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How Blockchain Technology Can Streamline Transfers of Land Ownership

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Blockchain technology land ownership

Many Kenyans rely on brokers and advocates when it comes to the transfer of land title deeds due to the tedious amount of paperwork and long queues they have to deal with otherwise. The result is that most advocates or brokers end up taking advantage of the situation by charging high fees with some transactions even being rather unscrupulous. However, if planned blockchain technology adoption by Kenya gets the green light, things could change for the better as a blockchain-based process can create transparency by linking an individual’s details with his or her land or any other property they own.

The Blockchain is an immutable distributed digital ledger that is used to record and process transactions across a decentralised web of computers. Land records stored using the technology will thus be void of fraudulent editing, human error, and deletion.

The use of blockchain technology in resolving land registry issues will put Kenya on the map together with developed countries that are already utilising the technology for its endless benefits. This also comes at a time when leaders in the technology industry have been researching on the use of blockchain technology beyond digital currencies.

Transparency in Land Ownership and Transfers

In December 2016, the Kenyan government issued a statement saying they were piloting the use of the technology to keep track of land transactions and educational data according to BusinessDaily.

“This will not only increase security but will also help fight corruption by distributing the maintenance of records to all parties involved, rather than to a few. By allowing participants to see who owns, sells, and divides land, the technology will enhance verification and transparency,” said the Technical Manager, Institute of Chartered Accountants in England and Wales (ICAEW), Mr Lyford-Smith.

The institute is an accountant’s body based in the United Kingdom and is a pioneer member of the Chartered Accountants Worldwide and the Global Accounting Alliance. The institute stated that blockchain technology can boost coherence in land registry.

In the latest report released by Blockchain and the Future of Accountancy, the institute believes that land registration can gain from the technology, particularly in the history and transfer of proprietary rights of property.

Mr. Lyford-Smith went on to add,

“The technology can create a clear and permanent record of ownership and transfer of ownership, which can facilitate additional liquidity in the economy.”

The report cited examples of the use of blockchain technology to digitise title deeds and minimise property fraud that were done in Sweden, Georgia, and Honduras. In Honduras for instance, the report highlights how corruption can be a thing of the past by use of the blockchain to issue land title deeds that are free from any human edits while the government of Georgia has partnered with BitFury to develop a blockchain-based network for land registration. Bringing it closer home to Africa, Bitland, a Ghanaian-based startup, is also making use of blockchain technology to provide land registry services.

Ending an Era of Fraudulent Brokers and Advocates

Land cartels have for a long time now been conning unsuspecting Kenyans. Many experts feel the Kenyan government should emulate the countries that are already utilising the blockchain as most Kenyans have lost trust in the purity of title deeds and security of tenure.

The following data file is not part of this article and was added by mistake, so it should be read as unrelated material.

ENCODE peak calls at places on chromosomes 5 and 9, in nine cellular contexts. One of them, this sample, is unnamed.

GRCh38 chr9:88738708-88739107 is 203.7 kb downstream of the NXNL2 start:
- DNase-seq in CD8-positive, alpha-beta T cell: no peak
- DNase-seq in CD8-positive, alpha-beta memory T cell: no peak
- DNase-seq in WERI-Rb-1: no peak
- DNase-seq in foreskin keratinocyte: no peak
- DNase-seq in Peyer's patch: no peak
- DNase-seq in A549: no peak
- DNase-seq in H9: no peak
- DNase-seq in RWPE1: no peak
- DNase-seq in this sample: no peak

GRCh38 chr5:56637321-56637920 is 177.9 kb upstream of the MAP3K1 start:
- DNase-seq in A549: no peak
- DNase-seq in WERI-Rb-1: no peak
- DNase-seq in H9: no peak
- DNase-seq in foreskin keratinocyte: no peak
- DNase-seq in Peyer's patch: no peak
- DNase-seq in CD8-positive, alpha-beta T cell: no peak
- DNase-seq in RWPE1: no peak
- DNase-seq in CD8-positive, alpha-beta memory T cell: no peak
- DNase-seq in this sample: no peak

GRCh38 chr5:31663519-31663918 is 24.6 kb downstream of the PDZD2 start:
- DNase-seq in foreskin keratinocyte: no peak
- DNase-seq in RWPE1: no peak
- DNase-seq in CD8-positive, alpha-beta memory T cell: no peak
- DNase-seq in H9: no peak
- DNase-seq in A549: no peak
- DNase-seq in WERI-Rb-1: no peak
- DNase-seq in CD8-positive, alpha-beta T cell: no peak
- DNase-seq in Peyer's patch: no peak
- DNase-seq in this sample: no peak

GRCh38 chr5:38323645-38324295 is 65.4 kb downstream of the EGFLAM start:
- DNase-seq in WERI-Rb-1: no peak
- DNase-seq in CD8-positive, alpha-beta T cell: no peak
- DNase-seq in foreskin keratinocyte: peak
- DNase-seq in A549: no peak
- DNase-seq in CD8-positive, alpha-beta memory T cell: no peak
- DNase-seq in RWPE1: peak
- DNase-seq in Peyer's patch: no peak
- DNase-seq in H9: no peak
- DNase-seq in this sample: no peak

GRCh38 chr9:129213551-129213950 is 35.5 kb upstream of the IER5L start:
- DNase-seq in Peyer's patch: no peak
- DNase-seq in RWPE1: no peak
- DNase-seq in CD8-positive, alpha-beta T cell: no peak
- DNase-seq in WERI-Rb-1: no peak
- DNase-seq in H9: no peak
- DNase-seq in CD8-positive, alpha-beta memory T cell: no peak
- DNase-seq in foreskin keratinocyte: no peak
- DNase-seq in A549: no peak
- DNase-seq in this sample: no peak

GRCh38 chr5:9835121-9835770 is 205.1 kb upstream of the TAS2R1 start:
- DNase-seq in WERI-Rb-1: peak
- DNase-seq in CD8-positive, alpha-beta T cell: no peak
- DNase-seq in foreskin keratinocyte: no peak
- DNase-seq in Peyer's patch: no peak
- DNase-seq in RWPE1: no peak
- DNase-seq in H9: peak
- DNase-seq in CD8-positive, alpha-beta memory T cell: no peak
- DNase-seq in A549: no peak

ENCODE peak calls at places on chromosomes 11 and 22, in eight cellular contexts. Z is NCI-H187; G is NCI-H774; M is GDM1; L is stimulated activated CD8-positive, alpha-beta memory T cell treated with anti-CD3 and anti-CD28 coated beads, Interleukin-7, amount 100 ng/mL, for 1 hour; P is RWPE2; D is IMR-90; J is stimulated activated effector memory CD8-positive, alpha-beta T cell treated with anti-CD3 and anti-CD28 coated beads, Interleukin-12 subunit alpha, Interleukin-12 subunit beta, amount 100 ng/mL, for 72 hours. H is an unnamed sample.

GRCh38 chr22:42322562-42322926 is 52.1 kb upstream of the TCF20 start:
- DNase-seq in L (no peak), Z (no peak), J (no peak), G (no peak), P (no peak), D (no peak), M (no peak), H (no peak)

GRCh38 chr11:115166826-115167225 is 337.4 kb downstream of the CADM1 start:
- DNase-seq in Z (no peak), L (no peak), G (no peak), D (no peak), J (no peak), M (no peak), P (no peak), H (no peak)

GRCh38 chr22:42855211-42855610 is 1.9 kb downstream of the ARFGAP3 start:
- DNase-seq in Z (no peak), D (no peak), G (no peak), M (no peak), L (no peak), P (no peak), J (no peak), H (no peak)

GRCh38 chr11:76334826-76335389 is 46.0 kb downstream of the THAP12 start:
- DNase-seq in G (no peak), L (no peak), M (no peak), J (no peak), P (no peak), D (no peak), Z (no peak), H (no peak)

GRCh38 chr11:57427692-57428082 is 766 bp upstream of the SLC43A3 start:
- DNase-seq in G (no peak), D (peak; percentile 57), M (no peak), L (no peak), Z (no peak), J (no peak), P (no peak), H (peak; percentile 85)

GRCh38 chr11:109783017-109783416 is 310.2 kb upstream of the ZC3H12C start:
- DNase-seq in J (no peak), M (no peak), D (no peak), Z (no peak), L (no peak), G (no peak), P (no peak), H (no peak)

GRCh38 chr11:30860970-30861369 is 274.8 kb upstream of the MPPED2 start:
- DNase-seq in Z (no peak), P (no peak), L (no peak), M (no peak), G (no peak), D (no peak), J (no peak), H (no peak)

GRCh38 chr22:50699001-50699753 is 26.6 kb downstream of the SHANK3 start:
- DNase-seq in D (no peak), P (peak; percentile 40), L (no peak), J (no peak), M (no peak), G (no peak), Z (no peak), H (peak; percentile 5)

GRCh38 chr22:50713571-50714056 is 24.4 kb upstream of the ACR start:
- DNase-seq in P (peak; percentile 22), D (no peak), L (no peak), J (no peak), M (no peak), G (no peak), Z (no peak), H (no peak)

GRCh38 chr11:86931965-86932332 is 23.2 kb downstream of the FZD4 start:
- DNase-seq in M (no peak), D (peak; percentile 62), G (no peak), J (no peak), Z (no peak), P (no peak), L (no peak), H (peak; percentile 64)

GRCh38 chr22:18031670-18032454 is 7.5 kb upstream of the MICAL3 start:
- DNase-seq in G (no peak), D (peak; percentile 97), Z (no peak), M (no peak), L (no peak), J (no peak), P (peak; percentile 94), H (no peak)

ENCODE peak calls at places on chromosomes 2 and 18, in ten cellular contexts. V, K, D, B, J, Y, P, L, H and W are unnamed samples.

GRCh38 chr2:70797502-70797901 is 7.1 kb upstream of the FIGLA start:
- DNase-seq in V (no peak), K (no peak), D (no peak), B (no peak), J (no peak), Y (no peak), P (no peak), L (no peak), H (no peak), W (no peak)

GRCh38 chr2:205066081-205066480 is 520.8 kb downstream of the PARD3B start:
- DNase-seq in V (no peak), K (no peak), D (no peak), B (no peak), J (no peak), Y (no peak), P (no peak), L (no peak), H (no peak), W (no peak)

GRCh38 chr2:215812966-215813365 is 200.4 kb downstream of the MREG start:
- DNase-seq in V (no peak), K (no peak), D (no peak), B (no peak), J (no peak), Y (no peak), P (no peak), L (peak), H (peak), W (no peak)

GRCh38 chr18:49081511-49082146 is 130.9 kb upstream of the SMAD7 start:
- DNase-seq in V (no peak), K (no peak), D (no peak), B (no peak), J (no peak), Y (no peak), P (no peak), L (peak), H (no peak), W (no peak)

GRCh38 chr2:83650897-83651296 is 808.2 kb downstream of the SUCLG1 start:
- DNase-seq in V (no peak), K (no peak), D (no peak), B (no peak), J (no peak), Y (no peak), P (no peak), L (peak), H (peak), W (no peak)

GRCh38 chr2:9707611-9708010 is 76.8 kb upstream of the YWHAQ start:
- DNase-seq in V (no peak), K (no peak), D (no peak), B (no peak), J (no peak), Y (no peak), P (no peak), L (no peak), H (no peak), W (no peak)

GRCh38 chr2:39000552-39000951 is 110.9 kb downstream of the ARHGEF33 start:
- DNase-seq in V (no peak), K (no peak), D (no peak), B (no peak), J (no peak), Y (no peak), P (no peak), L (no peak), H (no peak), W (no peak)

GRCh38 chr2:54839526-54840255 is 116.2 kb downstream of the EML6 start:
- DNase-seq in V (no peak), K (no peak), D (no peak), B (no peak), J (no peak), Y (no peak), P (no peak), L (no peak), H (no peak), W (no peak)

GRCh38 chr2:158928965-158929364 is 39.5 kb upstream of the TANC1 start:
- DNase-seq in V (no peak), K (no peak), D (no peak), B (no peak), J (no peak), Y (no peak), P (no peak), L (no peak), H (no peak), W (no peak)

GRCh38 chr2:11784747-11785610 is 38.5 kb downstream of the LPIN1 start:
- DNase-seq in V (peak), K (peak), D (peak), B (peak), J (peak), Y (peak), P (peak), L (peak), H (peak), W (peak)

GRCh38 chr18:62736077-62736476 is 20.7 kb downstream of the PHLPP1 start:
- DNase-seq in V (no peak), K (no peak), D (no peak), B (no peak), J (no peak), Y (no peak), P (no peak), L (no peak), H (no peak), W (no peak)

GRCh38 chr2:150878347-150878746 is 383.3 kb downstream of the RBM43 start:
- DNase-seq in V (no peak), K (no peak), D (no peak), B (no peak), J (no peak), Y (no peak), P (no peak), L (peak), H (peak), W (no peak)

The report by ICAEW indicates that the process of land registry on the blockchain would begin by tokenising the land in question. This means each portion of land will have a representation created that showcases it as a digital asset recorded on the blockchain after which each landowner will have the right tokens issued to them. While the benefits of blockchain technology are massive and beneficial, the report observes that the change process is no small task based on the complexity of the existing structures.

The Ministry of Lands and Physical Planning recently upgraded its electronic management system so as to fasten the transaction process. This means that Kenyan citizens will now need to make use of the e-citizen platform to pay for all the necessary duties and fees online.

“For your land to be listed on the ‘manage property’ page, you are required to validate it with your local land registry with your original title or certificate of lease, your original Identity Card (ID) and Kenya Revenue Authority pin during working hours,” mentioned Nicholas Muraguri, Lands principal secretary.

Kenya, being an economic giant in the East African region, will gain a lot by implementing the land registry process using blockchain technology and can join countries like Ghana and Rwanda that are already making use of the technology to digitise their land registry process.

Blockchain Technology

IBM and Twiga Foods Partner to Offer a Blockchain-Enabled Microcredit Solution

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Blockchain-enabled Microcredit

IBM Research in partnership with Twiga Foods announced a new microcredit solution that is now ready for rollout following an eight-week pilot. The pilot saw the two companies utilise the blockchain-based financing system to process 220 loans to recipients with the average lending amount of approximately $30 per recipient. The loans were for four to eight days with a one and two percent interest rate respectively.

The solution came about when Twiga Foods – a mobile-based supply platform for Africa’s retail outlets, kiosks, and market stalls – was looking to expand its logistics services into a total market ecosystem by adding financial services for its customers.

Grant Brooke, Twiga Foods Co-Founder said, “Previously, we were focused on helping farmers distribute bananas, tomatoes, onions and potatoes to 2,600 kiosks across Kenya, but we soon realized that we could help them sell even more produce with access to working capital. It’s simple, if the food vendors can sell more, we can distribute more, growing both of our businesses.”